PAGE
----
The conversation

We are working on a four-year Major Initiative on Community Disaster Resilience Prepare Melbourne to engage and prepare residents and communities to enhance their resilience to hazards, disasters and the health impacts of climate change.

We hosted a series of Community Resilience Assessment (CRA) workshops to understand:

  • The experiences of people living in each neighbourhood
  • Where community members see the major vulnerabilities of their neighbourhood
  • Opportunities to improve community resilience to future shocks and stresses

What we did

Our first three CRAs in Southbank, Kensington and Carlton, focused on exploring and learning. Our later CRAs, in North and West Melbourne and Docklands, focused on testing and validating what we found in the earlier workshops.

Community members who were unable to attend the workshops shared their insights and ideas through an online survey and interactive online mapping activity.

Out next steps include prioritising actions and collaborating with the community to realise the ideas and opportunities shared through the CRA process.

Who we heard from


neighbourhoods assessed


workshop participants


map contributions


survey contributions

What we heard

Disaster preparedness

Social cohesion

Confidence that people in the community would pull together during a disaster or emergency varies across neighbourhoods.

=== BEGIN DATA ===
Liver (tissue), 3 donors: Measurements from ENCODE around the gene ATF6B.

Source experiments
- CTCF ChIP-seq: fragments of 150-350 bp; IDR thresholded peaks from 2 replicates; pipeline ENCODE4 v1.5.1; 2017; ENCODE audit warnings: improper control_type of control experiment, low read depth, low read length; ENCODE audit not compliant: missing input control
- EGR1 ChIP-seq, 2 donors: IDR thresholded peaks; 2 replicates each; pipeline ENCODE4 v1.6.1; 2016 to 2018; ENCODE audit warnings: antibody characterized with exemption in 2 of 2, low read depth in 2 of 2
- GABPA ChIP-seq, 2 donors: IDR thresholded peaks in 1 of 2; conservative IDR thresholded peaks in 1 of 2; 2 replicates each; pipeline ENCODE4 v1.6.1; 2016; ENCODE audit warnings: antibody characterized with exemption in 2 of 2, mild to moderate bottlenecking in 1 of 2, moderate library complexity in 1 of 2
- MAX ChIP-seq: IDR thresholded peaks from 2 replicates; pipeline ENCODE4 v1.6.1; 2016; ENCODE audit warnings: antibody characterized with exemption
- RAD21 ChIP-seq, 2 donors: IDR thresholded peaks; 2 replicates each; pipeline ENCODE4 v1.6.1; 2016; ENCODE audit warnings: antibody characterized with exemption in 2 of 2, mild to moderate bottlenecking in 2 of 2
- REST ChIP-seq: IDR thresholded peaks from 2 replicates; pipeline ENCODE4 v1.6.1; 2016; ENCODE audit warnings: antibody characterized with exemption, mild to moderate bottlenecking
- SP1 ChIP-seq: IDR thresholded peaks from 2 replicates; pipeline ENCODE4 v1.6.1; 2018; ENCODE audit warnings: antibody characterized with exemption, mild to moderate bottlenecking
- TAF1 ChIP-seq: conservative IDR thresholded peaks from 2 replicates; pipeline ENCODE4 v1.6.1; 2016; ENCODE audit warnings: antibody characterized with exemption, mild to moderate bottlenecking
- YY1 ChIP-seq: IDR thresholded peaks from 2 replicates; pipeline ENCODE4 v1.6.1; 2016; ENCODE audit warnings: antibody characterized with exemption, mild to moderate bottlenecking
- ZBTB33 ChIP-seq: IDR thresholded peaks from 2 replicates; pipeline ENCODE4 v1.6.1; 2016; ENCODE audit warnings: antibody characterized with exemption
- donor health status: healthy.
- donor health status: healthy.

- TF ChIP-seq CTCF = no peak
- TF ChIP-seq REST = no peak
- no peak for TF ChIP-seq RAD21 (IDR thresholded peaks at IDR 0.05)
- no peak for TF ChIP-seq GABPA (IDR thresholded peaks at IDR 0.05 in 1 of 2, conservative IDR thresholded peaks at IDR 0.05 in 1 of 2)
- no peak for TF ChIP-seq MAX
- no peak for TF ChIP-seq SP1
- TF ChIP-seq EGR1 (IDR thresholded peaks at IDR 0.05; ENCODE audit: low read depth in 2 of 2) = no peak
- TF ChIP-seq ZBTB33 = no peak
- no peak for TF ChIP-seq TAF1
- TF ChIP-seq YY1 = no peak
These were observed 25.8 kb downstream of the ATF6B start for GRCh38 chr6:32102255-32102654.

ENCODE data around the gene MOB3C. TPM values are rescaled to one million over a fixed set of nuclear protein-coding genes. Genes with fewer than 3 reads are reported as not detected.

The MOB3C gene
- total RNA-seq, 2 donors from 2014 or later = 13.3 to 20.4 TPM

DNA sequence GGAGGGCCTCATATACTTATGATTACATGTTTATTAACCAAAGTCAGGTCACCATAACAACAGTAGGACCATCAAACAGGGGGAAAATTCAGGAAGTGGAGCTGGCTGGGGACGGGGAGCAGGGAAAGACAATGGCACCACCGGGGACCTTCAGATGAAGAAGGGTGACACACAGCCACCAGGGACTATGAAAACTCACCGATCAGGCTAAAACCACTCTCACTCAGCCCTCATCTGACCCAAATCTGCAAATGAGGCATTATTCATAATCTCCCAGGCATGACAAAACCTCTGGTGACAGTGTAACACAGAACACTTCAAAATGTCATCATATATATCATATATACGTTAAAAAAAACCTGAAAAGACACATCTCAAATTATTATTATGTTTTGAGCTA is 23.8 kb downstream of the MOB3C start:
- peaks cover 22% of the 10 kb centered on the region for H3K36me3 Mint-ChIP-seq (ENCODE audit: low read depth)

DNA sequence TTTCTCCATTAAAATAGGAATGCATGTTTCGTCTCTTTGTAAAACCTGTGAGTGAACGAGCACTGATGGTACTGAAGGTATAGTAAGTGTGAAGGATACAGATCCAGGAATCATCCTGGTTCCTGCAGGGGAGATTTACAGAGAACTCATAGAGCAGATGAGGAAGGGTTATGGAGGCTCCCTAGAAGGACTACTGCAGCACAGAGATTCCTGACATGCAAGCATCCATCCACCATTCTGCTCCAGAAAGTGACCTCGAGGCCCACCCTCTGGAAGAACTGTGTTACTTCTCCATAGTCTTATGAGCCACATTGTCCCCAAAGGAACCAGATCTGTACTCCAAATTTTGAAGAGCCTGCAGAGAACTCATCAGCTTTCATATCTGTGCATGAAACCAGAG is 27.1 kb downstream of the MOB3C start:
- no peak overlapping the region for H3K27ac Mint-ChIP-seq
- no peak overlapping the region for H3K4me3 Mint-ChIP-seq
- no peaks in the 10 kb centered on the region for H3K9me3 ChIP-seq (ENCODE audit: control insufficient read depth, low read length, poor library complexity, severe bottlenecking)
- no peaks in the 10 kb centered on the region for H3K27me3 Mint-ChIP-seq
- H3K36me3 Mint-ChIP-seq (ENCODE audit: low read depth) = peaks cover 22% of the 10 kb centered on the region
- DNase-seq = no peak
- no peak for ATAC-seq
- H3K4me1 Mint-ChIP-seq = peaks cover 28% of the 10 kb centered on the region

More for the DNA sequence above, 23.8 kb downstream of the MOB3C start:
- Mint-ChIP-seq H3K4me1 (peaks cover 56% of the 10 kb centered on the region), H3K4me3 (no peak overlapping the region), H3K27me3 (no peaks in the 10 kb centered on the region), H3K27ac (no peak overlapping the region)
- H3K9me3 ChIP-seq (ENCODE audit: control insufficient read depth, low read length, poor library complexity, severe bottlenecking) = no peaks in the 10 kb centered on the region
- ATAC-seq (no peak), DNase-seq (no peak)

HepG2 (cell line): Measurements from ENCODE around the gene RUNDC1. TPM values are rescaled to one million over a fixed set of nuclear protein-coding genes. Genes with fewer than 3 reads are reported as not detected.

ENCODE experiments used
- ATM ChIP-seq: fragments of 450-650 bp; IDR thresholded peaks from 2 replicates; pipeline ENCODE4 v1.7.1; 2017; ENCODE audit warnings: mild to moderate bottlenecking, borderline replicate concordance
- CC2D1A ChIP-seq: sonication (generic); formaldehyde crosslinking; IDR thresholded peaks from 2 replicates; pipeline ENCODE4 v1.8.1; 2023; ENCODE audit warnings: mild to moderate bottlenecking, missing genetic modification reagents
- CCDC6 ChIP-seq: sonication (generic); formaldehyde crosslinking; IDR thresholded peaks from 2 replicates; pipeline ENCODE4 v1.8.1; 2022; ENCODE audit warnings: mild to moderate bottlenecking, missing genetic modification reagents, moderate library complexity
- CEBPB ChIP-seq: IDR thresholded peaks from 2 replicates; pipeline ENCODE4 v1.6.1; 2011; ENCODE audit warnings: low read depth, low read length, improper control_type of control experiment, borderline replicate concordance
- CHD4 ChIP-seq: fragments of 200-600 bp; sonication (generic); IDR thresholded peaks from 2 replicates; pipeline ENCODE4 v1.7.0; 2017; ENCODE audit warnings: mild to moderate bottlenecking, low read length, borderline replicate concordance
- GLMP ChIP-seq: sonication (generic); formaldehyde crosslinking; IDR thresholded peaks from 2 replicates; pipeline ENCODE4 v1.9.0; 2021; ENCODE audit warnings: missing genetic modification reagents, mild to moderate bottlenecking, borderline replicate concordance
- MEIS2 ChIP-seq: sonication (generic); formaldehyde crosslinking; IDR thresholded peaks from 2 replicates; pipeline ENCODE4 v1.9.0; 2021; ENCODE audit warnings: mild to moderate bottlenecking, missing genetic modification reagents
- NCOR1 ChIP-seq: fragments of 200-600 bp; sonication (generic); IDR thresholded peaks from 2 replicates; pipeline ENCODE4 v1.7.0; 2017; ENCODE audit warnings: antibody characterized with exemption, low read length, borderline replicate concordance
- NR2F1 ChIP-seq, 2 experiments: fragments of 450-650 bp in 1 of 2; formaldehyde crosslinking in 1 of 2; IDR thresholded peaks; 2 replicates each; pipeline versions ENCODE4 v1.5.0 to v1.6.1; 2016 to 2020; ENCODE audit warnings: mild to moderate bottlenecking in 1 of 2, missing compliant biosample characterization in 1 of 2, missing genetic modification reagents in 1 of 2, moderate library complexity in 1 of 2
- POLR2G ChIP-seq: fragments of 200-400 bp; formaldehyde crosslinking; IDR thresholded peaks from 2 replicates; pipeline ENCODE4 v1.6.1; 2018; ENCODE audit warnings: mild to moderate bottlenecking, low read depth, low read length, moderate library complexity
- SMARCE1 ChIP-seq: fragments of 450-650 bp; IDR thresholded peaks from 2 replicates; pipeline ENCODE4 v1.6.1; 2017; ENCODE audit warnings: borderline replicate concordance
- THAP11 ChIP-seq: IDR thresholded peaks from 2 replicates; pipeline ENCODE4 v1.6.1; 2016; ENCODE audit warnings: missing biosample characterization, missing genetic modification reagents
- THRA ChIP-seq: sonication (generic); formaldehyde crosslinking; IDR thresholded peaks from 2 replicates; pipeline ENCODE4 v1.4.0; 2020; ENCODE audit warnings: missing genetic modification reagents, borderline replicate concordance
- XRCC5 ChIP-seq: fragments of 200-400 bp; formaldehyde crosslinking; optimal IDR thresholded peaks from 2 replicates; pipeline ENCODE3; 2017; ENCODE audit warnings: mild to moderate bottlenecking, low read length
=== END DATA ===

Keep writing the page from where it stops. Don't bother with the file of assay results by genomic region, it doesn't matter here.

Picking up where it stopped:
Social cohesion in each neighbourhood: Southbank 45%, Kensington 76%, Carlton 56%, West Melbourne 33%, North Melbourne 64%, Docklands 52%

Fundamental community needs

Through the first series of workshops in Southbank, Kensington and Carlton, we heard that knowing what to do, where to go, who to connect with and how to stay safe were fundamental to feeling prepared for a disaster.

Emerging broad community themes

During the first series of workshops, we asked participants to identify the social and vulnerabilities that may impact on the neighbourhood's ability to deal with a disaster. Through these conversations, four key themes emerged for building resilience in the community. We structured the second series of workshops around these themes.

Inclusive information

Accessible urban environment

Community connection

Safety and wellbeing

Examples of what we heard

Prioritised ideas

In each workshop, community members identified actions that could be taken and prioritised by communities to improve disaster resilience and preparedness in their neighbourhood.

  • Southbank

    • Know your floor meet ups and community events
    • Direct communication with all building residents from building managers on evacuation protocols
    • Southbank-specific content for State Emergency Services
    • Active resident volunteer programs and buddy systems
    • Visible signs in the urban environment to support understanding
  • Kensington

    • Train station and bus stops in Kensington have a monthly information board with QR code and link to website with trusted information about the local area
    • Small-scale community BBQ gatherings to share information, with a council presence
    • A local information centre, space or hub that allows community member to form an ongoing relationship with their neighbourhood, not just for emergencies
    • Better emergency information in real time (i.e. emergency texts to residents with information and action plan)
  • Carlton

    • A list of places/map of community organisations, shops and services to help people connect, including a list of clubs for people to join
    • A culturally safe physical space for agencies to connect, share and host community services and events